Now we can send the Hall of Fame dispute to the oblivion it so richly deserves, cheer the winners and hope there’s another chance for those who didn’t quite make it.

I’m grateful not to be the only blockhead in the country who didn’t vote for Rickey Henderson. There were 28 blockheads in all. I don’t know their story but mine was simple:

There was every reason to vote for Henderson, I just didn’t. Maybe I was too focused on the eight people I did vote for, and neglected the two other nominees I could have added but for whatever reason, didn’t.

By the time Nick Prevenas, sports editor of the Green Valley News, pointed out my mistake it was too late. The ballot was in the mail.

Then I wrote a column for this paper in which I discussed my ballot. That’s when the burro biscuits hit the fan.

Bloggers found the column and a public hating worthy of Orwell’s “1984” began.

Email from sportswriters and columnists poured in from around the country. Some requested interviews, others requested my head.

I felt like Boris Karloff in his Frankenstein suit, being chased by villagers carrying torches.

The scholarly, informed and well-read Columbia Journalism Review called and was interested in how a columnist from Green Valley, Arizona felt about the overwhelming criticism and ridicule I was getting on the Internet.

I told the reporter I always made it a point to avoid the blogosphere and the reason was twofold. One, I’m not quite sure how to get there and two, I might not be able to escape.

There are snipers in those blogger woods, and creatures not even worthy of a place on the Dark Side. I told the Columbia Journalism Review that most bloggers’ literature is like the stuff you find on the walls of public bathrooms — with the exception that the literature found on the walls of public bathrooms is more respectable.

My no-vote for Rickey Henderson made it to the talking heads of TV, who were more compassionate than the bloggers. They only suggested my right to vote be taken away, and perhaps I be exiled from planet Earth.

The kindest comment I saw was from">, whose reporter suggested that I had “not a discerning eye but a haphazard hand.”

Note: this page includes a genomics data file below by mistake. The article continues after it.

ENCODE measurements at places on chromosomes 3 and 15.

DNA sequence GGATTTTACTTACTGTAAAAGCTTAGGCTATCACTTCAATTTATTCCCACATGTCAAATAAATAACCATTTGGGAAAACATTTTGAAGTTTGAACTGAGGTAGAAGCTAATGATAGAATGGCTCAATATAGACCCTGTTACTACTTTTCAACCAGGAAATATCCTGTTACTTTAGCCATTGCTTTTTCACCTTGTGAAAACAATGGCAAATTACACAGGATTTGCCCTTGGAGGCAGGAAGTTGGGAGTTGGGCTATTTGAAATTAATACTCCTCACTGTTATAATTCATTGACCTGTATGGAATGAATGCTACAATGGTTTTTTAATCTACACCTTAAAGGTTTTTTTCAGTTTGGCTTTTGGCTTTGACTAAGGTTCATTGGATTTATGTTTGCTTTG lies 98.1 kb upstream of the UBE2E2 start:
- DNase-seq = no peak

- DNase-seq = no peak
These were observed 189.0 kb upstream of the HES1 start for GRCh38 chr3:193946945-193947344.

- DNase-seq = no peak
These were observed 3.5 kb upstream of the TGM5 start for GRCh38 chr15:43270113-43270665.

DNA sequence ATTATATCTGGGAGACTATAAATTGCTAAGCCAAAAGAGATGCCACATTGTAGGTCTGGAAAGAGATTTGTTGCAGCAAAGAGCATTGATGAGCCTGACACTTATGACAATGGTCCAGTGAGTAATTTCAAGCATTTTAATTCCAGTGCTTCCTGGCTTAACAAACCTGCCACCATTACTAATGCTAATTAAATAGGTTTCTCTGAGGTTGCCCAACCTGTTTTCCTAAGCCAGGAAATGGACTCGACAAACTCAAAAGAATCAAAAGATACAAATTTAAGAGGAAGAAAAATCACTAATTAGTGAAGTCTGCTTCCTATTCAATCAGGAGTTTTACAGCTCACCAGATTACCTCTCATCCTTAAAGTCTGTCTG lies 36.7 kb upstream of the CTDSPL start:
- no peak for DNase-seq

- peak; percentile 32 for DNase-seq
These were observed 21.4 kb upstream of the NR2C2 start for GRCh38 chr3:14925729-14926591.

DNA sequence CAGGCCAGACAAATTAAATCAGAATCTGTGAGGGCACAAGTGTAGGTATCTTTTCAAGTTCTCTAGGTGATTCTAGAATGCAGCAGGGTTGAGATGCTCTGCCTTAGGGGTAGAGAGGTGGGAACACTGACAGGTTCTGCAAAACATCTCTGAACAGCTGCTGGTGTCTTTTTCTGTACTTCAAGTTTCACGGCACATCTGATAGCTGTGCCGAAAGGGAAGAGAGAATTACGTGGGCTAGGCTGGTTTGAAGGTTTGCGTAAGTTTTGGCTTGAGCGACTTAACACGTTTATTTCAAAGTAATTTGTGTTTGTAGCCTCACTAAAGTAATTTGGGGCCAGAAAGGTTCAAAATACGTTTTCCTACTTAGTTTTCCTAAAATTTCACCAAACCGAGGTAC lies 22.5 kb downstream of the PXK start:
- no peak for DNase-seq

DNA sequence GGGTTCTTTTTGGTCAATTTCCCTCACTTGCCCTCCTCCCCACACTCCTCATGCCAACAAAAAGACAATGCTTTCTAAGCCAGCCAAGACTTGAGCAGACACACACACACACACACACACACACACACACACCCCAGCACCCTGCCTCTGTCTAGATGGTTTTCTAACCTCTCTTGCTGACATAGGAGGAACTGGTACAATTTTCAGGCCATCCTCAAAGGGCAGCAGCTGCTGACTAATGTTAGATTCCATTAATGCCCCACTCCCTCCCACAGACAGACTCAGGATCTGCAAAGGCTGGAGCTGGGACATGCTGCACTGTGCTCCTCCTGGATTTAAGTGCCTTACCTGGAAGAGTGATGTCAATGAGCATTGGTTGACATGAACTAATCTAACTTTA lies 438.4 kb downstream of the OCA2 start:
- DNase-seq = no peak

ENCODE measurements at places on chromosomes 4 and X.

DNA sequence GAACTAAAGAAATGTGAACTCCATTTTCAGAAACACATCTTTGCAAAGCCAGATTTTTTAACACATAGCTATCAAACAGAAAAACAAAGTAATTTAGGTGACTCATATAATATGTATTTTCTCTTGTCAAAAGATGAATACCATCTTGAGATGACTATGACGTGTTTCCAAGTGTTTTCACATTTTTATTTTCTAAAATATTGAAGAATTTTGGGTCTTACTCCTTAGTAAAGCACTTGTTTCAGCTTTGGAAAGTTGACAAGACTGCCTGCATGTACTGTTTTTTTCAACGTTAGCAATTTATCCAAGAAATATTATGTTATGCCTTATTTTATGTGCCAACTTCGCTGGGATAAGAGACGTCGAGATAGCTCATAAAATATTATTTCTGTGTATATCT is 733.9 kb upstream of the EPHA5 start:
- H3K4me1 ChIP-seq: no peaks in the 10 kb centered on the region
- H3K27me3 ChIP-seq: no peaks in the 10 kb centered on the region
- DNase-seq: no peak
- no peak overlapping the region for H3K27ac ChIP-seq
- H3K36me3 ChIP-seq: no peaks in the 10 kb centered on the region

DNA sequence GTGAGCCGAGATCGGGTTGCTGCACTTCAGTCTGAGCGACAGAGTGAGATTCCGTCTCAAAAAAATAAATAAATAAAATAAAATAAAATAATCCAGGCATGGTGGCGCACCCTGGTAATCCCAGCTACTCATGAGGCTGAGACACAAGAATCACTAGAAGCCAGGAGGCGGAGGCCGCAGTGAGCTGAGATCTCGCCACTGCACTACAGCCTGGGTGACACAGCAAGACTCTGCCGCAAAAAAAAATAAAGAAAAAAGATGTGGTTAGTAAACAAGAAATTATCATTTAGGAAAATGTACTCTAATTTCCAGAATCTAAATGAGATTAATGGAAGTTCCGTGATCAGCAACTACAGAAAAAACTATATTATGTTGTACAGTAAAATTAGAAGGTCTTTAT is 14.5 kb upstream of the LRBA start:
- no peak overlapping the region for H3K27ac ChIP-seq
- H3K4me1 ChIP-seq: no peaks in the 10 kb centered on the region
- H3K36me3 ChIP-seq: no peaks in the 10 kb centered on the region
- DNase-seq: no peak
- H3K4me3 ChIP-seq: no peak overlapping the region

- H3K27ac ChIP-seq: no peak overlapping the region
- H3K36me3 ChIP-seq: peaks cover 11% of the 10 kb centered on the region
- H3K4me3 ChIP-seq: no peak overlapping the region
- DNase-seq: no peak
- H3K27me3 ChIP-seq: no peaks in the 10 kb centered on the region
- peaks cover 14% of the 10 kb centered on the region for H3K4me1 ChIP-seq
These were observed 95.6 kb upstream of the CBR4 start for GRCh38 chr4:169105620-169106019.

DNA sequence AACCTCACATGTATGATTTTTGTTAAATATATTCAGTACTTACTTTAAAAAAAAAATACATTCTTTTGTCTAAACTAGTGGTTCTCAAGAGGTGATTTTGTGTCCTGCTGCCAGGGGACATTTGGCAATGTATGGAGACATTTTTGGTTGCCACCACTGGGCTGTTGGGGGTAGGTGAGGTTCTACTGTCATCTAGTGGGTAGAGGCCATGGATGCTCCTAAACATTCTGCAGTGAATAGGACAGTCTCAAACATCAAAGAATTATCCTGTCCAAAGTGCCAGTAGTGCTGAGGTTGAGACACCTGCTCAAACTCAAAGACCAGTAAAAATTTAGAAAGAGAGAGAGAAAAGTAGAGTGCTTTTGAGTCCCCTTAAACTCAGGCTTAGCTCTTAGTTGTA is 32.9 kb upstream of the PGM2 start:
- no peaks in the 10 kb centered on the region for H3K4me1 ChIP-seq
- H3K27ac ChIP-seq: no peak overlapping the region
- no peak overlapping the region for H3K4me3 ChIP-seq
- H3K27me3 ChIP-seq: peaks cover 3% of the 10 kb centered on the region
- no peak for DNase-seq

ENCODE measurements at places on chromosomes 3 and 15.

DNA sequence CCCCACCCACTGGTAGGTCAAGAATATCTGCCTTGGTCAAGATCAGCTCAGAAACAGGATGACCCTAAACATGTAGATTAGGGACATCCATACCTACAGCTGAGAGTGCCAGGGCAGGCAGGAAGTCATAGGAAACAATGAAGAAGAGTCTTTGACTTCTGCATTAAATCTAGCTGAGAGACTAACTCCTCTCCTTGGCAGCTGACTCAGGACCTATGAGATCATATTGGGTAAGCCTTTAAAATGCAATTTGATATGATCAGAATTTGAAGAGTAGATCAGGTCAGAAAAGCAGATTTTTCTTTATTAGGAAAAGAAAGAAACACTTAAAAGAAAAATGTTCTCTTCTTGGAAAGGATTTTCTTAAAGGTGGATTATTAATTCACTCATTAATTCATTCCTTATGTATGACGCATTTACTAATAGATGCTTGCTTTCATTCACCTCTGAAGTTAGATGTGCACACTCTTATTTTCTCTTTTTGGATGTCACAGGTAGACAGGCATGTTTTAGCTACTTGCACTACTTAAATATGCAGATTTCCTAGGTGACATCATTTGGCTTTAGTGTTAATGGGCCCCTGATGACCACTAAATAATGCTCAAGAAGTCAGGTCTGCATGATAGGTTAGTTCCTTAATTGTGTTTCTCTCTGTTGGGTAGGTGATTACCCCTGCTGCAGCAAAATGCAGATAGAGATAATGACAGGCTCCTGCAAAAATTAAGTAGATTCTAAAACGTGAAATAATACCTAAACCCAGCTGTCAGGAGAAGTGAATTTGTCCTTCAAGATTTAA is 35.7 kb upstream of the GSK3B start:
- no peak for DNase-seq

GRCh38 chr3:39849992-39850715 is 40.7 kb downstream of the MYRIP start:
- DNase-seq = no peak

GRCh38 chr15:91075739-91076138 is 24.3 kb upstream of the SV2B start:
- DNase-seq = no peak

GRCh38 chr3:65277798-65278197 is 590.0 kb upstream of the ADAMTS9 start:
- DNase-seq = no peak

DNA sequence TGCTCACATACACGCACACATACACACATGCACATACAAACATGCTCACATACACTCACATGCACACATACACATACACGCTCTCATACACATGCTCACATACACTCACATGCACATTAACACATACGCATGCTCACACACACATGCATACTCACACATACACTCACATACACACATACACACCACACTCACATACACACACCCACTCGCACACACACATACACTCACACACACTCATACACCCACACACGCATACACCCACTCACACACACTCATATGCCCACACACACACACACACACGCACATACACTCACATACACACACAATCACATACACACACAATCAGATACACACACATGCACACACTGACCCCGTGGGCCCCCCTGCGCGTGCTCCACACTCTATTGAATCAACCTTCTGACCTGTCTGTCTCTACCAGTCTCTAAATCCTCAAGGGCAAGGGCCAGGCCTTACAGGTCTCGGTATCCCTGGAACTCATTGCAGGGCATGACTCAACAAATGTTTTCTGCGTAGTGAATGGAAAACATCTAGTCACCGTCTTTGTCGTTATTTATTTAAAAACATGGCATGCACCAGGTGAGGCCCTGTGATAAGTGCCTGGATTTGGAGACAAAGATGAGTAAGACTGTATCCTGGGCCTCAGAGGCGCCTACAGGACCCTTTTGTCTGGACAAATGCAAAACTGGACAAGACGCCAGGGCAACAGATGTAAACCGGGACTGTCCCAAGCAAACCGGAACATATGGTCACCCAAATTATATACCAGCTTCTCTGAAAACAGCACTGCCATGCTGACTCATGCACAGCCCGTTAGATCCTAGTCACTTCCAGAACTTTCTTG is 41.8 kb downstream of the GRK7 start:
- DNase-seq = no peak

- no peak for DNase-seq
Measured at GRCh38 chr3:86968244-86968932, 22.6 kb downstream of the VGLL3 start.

All this because Rickey Henderson, a slam-dunk for the Hall of Fame in his first year of eligibility, wasn’t a unanimous choice. I guaranteed it by not voting for him.

That 27 other voters did the same thing hardly matters, I guess.

Anyhow, I find it hard to believe there’s not a historian out there railing against the 11 voters who kept Babe Ruth from being unanimous when he was elected to the Hall of Fame in 1936. Or the 28 who kept Joe DiMaggio from being unanimous years later. Or the 20 who didn’t vote for Ted Williams, the 23 who snubbed Stan Musial.

Not to mention the 23 who didn’t vote for Willie Mays, the 43 who didn’t vote for Mickey Mantle, Whitey Ford (81) or Yogi Berra (57). Cal Ripken Jr., missed by eight, Al Kaline 45.

Jackie Robinson was denied unanimity by 36 votes, Hank Aaron nine, Roberto Clemente 31 and Rogers Hornsby, who once batted .424, highest average ever, missed by 51.

In fact, no ballplayer has ever been elected unanimously. Lou Gehrig was different. He was voted into the Hall of Fame in 1939, right after it was learned that he was dying of amyotrophic lateral sclerosis (ALS), now known as “Lou Gehrig’s Disease.” And that was by acclamation.

So Rickey Henderson, who turned 50 last month, has made it to the Hall of Fame and that’s great. “I cannot be any more pleased or thrilled about it,” he was quoted by Jack Curry of the New York Times.

Jim Rice made it, too, in his 15th and final year of eligibility. Those two wonderful ballplayers will constitute the class of 2009 at the Hall of Fame induction ceremonies July 26 at Cooperstown, N.Y.

Henderson received 511 votes of the 539 ballots cast. That’s 94.8 percent of the votes. The record is 98.8 percent, by Tom Seaver.

Rice received 412 votes, seven more than the required 405.

Hurrah for both men.

And I hope something important will happen someday in the lives of those who dwell in the blogosphere.

Former Tucson Citizen columnist Corky Simpson writes a weekly column for the Green Valley News.